After the last Bears administration traded away first-round TE Greg Olsen and foolishly placed their hopes on now-former Bear Kellen Davis, Phil Emery has been working overtime to get the position group ready for a big-boy NFL offense. If history is any guide, new acquisitions Martellus Bennett and Steve Maneri will both see plenty of playing time. Let's look at the tape to see how Marc Trestman and Aaron Kromer will put these new Bears to good use.
Marc Trestman didn't like using his tight end as a blocker, and with good reason. With opposing defenses constantly forced to defend three- and four-receiver sets, if they committed extra players on a blitz, someone would come open on a hot read. Still, there were times that the Raiders were forced to use a TE to block. Here's one situation:
If and when there were extra men on the line of the scrimmage, Trestman put his tight end on what is known in playbook-ese as the EMLOS - the end man on the line of scrimmage. With the end man taken care of, all it takes is one heads-up call by the center to shift the blocking over to the side of the blitz.
Trestman doesn't strike me as the type of coach who wants to sit back and try and block blitzes like that, however. In his mind, it's better to attack an aggressive defensive formation with an equally aggressive offensive play-call, since every blitzer makes for one less defender in the backfield. Take the first play from the 2002 AFC Championship against Jeff Fisher's Tennessee Titans.
The Titans showed a blitz to the quarterback's right. In response, Raiders QB Jeff Gannon motioned TE Doug Jolley, but not into a better position to block. Jolley (highlighted) motioned all the way to the wide right, and RB Charlie Garner motioned out of the backfield after this look to give Gannon a total of five receiving options. The ball is snapped, and the blitz comes. This play isn't designed to create five true passing options for Gannon, however - the read was always going to be a quick slant to Jerry Porter in the left flat. But, with five men chasing down Gannon on the blitz, there are now only six defenders in the backfield, four of whom are about to get blocked by Raiders "receivers:"
In this "Best of 2002 NFL Footage" view of the field as the pass is completed, you can see how Trestman tries to maximize yards after the catch on quick passes like this. Porter continues his slant route and picks up some blocks. TE Doug Jolley is able to use his speed to get past the DB across from him and put some hurt on the deep safety:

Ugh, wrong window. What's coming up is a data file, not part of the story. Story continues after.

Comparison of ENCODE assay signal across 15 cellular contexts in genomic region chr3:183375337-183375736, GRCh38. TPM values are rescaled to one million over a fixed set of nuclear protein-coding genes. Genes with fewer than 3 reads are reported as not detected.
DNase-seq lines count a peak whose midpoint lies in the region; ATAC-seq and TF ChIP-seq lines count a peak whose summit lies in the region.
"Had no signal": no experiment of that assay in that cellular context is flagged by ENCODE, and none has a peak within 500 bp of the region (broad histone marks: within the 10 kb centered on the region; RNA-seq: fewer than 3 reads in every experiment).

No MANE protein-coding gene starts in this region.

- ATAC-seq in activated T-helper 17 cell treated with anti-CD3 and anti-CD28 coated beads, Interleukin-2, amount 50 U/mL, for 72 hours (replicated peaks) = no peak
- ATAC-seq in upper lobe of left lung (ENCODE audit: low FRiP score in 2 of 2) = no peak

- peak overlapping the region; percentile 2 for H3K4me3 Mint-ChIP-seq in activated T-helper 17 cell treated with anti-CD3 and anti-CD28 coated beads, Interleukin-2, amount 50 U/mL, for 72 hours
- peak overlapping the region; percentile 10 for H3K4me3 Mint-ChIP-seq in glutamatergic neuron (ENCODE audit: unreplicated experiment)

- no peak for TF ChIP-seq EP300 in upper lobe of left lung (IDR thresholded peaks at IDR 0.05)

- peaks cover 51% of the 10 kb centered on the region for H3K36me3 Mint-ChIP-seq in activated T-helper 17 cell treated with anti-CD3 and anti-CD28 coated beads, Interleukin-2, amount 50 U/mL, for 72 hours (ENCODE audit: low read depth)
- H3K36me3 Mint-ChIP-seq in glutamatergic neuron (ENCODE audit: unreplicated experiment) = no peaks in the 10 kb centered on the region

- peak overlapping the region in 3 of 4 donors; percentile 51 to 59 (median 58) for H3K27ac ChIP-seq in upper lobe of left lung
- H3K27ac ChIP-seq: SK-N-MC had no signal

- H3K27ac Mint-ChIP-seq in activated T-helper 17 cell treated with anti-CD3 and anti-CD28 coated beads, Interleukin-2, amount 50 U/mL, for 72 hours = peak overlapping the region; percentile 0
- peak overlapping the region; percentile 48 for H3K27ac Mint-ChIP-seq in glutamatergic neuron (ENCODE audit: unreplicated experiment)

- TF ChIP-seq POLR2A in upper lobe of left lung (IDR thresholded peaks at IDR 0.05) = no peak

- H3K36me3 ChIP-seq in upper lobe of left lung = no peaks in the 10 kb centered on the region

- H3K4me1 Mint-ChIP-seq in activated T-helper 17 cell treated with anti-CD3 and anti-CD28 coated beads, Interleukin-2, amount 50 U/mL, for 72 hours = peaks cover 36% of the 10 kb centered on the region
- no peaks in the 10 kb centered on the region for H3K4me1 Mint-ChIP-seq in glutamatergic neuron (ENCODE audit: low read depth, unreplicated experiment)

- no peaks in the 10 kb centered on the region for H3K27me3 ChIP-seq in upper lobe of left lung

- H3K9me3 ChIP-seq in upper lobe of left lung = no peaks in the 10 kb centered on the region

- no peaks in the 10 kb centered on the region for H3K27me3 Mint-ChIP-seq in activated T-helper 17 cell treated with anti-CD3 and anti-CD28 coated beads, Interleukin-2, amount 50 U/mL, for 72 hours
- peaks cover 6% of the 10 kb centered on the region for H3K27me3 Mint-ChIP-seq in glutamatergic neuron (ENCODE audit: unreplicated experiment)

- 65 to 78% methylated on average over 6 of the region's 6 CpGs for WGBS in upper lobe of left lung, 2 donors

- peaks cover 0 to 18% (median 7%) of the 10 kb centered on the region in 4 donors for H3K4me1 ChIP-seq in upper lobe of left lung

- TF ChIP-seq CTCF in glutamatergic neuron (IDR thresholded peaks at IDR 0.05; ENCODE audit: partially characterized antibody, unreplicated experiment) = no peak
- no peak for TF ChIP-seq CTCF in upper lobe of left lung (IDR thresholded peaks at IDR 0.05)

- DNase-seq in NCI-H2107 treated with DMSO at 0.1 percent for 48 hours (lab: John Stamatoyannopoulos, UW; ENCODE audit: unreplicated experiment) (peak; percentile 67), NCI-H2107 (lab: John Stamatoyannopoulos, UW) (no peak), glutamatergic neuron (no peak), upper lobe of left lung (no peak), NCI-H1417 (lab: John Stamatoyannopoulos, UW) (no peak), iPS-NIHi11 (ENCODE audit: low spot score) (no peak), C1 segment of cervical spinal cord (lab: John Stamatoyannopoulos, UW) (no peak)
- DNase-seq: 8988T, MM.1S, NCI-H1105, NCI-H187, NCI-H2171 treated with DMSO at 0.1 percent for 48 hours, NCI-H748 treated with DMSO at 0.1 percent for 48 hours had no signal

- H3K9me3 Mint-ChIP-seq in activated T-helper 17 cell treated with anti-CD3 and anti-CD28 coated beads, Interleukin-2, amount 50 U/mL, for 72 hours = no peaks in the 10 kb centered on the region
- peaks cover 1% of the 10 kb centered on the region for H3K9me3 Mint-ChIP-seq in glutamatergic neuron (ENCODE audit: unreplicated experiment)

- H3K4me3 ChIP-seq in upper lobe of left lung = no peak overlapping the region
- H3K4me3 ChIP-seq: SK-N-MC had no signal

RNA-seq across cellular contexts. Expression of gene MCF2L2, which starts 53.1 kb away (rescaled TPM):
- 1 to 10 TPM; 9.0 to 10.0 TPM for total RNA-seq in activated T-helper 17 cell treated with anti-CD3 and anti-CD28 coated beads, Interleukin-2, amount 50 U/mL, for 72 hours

Instead of bringing a TE over to block the blitz and hope for the best, sending the TE to block down the field on this quick pass moved the Raiders over 25 yards. Believe it or not, the Titans didn't blitz much on first down after this one.
Trestman is also fond of using his TE in the play-action game, and when better to break out the play-action than in a short yardage situation? The Raiders did exactly that on first and goal later in the game:
Doug Jolley is highlighted on the quarterback's right. He starts the play by laying a quick block on the defensive end across from him to sell the edge run to the Titans linebackers, but he rolls away from the block and into the end zone at just the right time to slip past the defense. Here he is wide open and about to get an easy six.
Trestman didn't use many two tight end sets - understandable with Tim Brown, Jerry Porter, and Jerry Rice as his WRs - but Aaron Kromer's Saints offense made heavy use of two TE sets. With two tight ends in the game, Kromer was able to use them to set the edge for his running backs, like in this play against the Packers last season.
TEs Jimmy Graham (80) and David Thomas (89) lined up together on the right of the formation and were the key blockers on this run. Graham blocked the linebacker to the inside, and Thomas blocked the cornerback to the outside. With Devery Henderson (19) swinging into the hole the two TEs created to work as a lead blocker, the play is set up for a nice first down gain:
One problem: Henderson is too busy looking at his own player to get on the onrushing Charles Woodson. Woodson rallies to make the tackle, but the two tight ends did their jobs.
While Kromer found more ways to get two tight ends on the field than Trestman did, both are equally fond of the tight end in the play-action game. Kromer's Saints put on quite the show for the defensive backfield on this next play:
Drew Brees wisely kept an eye on where Clay Matthews was on this third down, because it's a good bet that wherever #52 is, the blitz is probably going to be there too. Brees audibled into an aggressive play to counter the weak-side blitz the Packers were about to send after him. Zone blitz? Flood the zone opposite the blitz with receivers.
At the snap, the blitz comes, and Jimmy Graham (80) plays along with Brees in selling the play-action to zone defender Charles Woodson (21). Graham quickly engages with the defensive end across from him, only sneaking into the flat after the WR has entered into Woodson's zone.
With Woodson's attention held first by the fake toss to the left and then by the receiver running straight at him, Jimmy Graham is manned up with a defensive end. The defender doesn't have a chance against the much speedier TE, who makes the catch and earns the first down before a Packer can even get a hand on him.
First down Saints.
With one or two more upgrades to the offensive line, Trestman should be free to replace tight ends Chip Block and Max Protect in passing situations. And between Trestman's old(er)-school approach and Kromer's knowledge of the Saints' new-fangled offense, the Bears are set to get solid production from their tight ends as both run blockers and pass catchers.
Also, if you made it this far, you better follow me on Twitter at @Ronk_WCG.